- Ask about recent trauma (accidental or physical abuse), cocaine or tobacco use, early trimester bleeding, and abruption in prior pregnancy.
- Vital signs: tachycardia, hypotension (a late sign)
- Uterine tenderness and uterine contractions
- Vaginal bleeding (not always present i.e., concealed abruption). One possible finding occurs when symphyseal-fundal height may exceed the expected size (acutely greater than dates or previous measurement) and maternal vitals are compromised disproportionate to vaginal bleeding.
- Fetal distress or demise
- Preterm labor
- Fetal compromise evident on FHR strip pattern
- Placenta previa or vasa previa (1)
- Uterine rupture
- Bloody show associated with labor
- Cervical and vaginal infections (e.g., chlamydia or gonorrhea with bloody, friable cervix)
- Other painful abdominal conditions (e.g., appendicitis, pyelonephritis)
- Fibroid degeneration
- Ovarian pathology: torsed ovary, ruptured cyst
Diagnostic Tests & InterpretationInitial Tests (lab, imaging)
- Blood type, Rh, cross-match for possible transfusion
- CBC with platelet count
- Fibrinogen levels have the best correlation with bleeding (2).
- Prothrombin time (PT)/partial thromboplastin time (PTT)
- Bedside maternal clot test: Red-top tube of maternal blood with poor or nonclotting blood after 7 to 10 minutes indicates coagulopathy.
- Fetal–maternal hemorrhage test (e.g., Kleihauer-Betke test); >30 mL fetal blood indicative of large fetal blood loss: 300-μg dose of RhoGAM will cover up to 30 mL whole fetal blood in maternal circulation.
- Ultrasound has low sensitivity and is only helpful in cases of a large abruption.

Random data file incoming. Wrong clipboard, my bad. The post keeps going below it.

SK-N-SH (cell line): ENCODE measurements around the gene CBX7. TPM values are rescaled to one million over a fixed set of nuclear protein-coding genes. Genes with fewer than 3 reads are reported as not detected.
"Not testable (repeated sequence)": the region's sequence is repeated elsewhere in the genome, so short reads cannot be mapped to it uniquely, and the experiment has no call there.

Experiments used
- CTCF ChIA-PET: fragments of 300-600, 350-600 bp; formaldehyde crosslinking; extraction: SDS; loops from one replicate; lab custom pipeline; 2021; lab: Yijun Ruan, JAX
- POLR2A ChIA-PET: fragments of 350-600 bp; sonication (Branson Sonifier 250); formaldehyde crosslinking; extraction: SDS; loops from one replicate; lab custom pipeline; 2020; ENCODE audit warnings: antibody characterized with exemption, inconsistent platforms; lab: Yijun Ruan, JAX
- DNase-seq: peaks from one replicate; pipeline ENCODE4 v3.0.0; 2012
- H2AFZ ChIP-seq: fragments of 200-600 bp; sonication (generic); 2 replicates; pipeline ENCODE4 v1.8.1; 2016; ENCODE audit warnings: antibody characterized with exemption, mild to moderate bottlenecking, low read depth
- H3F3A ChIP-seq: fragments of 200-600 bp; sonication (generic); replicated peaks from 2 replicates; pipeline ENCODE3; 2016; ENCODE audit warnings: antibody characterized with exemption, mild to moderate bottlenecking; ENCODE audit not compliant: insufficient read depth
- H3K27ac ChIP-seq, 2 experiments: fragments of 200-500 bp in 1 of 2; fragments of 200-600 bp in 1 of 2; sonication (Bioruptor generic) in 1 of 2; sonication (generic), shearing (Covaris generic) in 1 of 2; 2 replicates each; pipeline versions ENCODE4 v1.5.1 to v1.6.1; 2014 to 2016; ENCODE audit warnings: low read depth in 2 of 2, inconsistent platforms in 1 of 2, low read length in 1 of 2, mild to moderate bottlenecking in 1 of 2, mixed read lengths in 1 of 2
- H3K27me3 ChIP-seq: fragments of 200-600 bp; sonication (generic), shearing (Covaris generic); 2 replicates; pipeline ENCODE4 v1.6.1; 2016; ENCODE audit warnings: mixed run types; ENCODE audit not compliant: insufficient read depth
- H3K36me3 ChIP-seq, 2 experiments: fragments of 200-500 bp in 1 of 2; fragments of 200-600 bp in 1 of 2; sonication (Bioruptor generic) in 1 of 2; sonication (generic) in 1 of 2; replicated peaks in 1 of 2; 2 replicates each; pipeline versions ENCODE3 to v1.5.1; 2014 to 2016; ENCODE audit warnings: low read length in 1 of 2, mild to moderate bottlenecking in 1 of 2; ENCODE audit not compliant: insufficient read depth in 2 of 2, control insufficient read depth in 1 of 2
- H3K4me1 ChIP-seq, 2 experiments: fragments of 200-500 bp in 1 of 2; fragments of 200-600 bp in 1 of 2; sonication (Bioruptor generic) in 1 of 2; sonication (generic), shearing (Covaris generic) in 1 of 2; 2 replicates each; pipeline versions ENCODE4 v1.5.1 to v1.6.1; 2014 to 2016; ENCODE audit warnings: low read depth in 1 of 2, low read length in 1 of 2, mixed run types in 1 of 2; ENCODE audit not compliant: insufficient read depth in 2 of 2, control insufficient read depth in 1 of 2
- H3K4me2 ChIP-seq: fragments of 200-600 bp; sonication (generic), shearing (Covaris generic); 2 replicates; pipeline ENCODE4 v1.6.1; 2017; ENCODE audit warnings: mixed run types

- Abnormalities of maternal serum aneuploidy analytes (AFP, hCG, PAPP-A, estriol) increase abruption risk by 10-fold.
Follow-Up Tests & Special Considerations
- DIC can result from a large abruption. Best to stabilize patient without waiting for DIC labs. This is typically a clinical diagnosis.
- Can send PT/PTT, fibrinogen levels at clinician discretion when stable or following resolution of DIC:
- Fibrinogen levels climb to 350 to 550 mg/dL in 3rd trimester and must fall to 100 to 150 mg/dL before PTT will rise.
- Fibrin split or degradation products are elevated in pregnancy and are not specific in assessing DIC.
- Ultrasound: Appearance or abnormality depends on size and location of the bleed (3).
- With acute bleed that is overt, nothing may be seen as no persistent retroplacental accumulation.
- Will fail to detect at least 50% of abruptions
- Retroplacental clot is diagnostic of abruption.
- If incidental abruption is found in a patient at term, delivery is reasonable.
- A preterm patient with an incidental abruption may be managed conservatively if stable.
- External tocometer often shows elevated baseline pressure and frequent low-amplitude contractions.